10 Tips for Newly Hired Employment Managers

Congratulations! After all the long and hard hours you’ve worked building innovative and successful employment programs, you are now a manager. This new role is important and well-deserved but comes with a whole new set of goals and demands. New managers need just as much guidance in their role so here are a few helpful tips to all the new managers out there:

1) Address the shift immediately: If you find yourself managing your former peers you must address the new dynamics immediately. Have a meeting with the staff and your supervisor. Have your supervisor explain the shift and your new role so everyone is clear about the new team dynamic. Whereas you may have gone out with co-workers after work before, that friendship dynamic may no longer be possible. Please keep in mind that some colleagues may be resentful of your promotions but just be professional and focus on running a great program.

2)  Communication- It’s a two way street: A great manager knows how to listen effectively and does not talk down to their employees. Take the time to understand and appreciate the thoughts and feelings of your staff. Have a weekly team meeting where you give a few updates but also allow time for the staff to give updates. A few ideas to get staff talking: have your staff come prepared to discuss a difficult client story, a successful client story, and an issue they need advice on. Then talk through each situation as a team.

3) Effective and Efficient Meetings: In the refugee resettlement world everyone is working at such a fast pace. In order to get your staff to slow down and take the time to comprehend what you need them to learn, be wise about when and how often you schedule meetings. If you don’t have enough information to fill up an agenda, don’t call a meeting. Decide what and when new information needs to be shared. For example ORR changes to programs or problems with TANF are going to lead your agenda. Try to focus on 3 to 5 key issues in each meeting, and try not to meet more than once a week as a team.

4) Delegation: A great manager knows the strengths and weaknesses of their staff. It’s your job now to make sure the workload is divided. A manager does not take on all the work themselves; rather they know what needs to be accomplished and can identify which team member is best suited to accomplish the task. You are there to oversee and guide your staff, not to do their work for them. 

5) Accept Responsibility: Problems arise. Accept responsibility for your own actions, and accept responsibility for your team’s actions. Failure to accept responsibility makes a manager look weak to both superiors and subordinates.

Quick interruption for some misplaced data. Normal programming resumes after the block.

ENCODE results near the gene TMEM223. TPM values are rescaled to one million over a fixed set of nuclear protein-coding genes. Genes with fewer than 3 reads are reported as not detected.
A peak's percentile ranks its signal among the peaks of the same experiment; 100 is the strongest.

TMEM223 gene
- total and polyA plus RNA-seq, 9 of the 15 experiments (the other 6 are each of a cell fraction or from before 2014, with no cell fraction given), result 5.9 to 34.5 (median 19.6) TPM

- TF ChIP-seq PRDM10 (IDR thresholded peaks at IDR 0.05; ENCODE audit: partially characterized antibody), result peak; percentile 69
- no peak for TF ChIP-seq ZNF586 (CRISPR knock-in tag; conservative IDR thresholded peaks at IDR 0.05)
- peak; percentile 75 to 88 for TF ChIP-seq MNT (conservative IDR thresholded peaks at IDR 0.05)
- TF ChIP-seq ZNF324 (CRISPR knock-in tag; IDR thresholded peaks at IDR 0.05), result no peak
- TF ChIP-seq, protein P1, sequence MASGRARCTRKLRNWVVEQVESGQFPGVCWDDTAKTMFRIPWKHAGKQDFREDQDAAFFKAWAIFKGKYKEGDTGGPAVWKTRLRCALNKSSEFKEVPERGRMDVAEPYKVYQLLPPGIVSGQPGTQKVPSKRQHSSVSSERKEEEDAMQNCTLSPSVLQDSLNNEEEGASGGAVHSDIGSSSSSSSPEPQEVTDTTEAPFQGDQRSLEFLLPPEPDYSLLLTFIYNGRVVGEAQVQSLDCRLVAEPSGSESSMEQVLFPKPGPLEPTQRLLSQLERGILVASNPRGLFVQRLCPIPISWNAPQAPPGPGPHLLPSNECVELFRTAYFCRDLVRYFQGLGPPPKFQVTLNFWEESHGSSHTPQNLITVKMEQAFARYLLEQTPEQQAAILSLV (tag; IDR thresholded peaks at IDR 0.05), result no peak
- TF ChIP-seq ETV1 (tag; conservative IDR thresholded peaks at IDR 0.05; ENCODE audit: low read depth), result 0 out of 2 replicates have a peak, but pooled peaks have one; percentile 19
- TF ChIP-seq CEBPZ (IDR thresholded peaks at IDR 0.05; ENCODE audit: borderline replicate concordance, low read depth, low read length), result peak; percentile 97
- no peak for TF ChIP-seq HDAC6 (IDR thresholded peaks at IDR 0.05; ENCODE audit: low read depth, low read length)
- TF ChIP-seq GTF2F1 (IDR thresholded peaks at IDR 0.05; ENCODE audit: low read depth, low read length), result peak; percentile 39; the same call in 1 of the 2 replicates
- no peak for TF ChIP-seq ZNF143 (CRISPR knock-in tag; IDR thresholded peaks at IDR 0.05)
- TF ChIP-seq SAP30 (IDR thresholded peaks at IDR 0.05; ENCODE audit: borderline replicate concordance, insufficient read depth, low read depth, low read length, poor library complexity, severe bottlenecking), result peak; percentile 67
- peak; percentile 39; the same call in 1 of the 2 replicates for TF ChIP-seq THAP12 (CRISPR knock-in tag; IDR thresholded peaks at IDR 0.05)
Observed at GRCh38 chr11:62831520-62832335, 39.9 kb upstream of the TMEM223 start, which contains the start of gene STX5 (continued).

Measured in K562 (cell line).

6) One-on-one meetings: These meetings are a great way to learn what your employees need. Employees can sometimes be shy to share in a large groups. Here you will want to focus these meetings on the employee’s: needs, strengths, problems with clients. Ask if they want additional training and how are they managing their time. Some people need help managing their workload and this may mean helping them create a strict weekly schedule. These meetings should also be a chance for employees to hear from you. Positive feedback is always going to be better received. Try to make plans to help employee improve their performance instead of just pointing out their weaknesses. 

7) Continued Professional Development: A manager is someone who is constantly learning and growing. There are tons of great seminars out there on how to be an effective manager, but there are also lots of webinars and resources that can help you advance and grow your employment programs. At the end of this article are a few resources.

8) Find a Mentor: Find someone who is an inspiring manager and ask them if they might become a mentor to you. Advice from someone you respect will go a long way. A mentor can also be a great resource and sounding board for your ideas and problems. Be open about how you are feeling in your new role and what support you need in order to continue growing as a manager. 

9) Passion for the Mission: As a manager you will be asked to address many stakeholders in your community, including employers, funders, and government officials. Public speaking may not be your forte but it will improve over time if you can passionately convey your work. Passion for the clients and your organization’s mission will go a long way in the success of your work and will keep you coming to work with a smile on your face and set a great example for your staff.

10 )Lead by Example: Don’t just tell your staff what to do; show them. A great manager knows how to do the work, not just teach it. Instead of asking new staff to teach job club, give them the opportunity to observe you or another seasoned staff member so that they can learn by example. Offer to sit with them if they have a difficult client, or need support with tasks such as intake paperwork or a food stamp re-certification. Staying engaged in the work of your staff will also give you a chance to exercise and refresh your skills. Above all, inspire others to want to help you accomplish desired goals. People who want to do something are far more effective than people who have to do something.

Additional Tools and Resources for Supervisors and Managers:

Share this Post...
Share on FacebookTweet about this on TwitterShare on LinkedInEmail this to someonePrint this page

Leave a Comment

*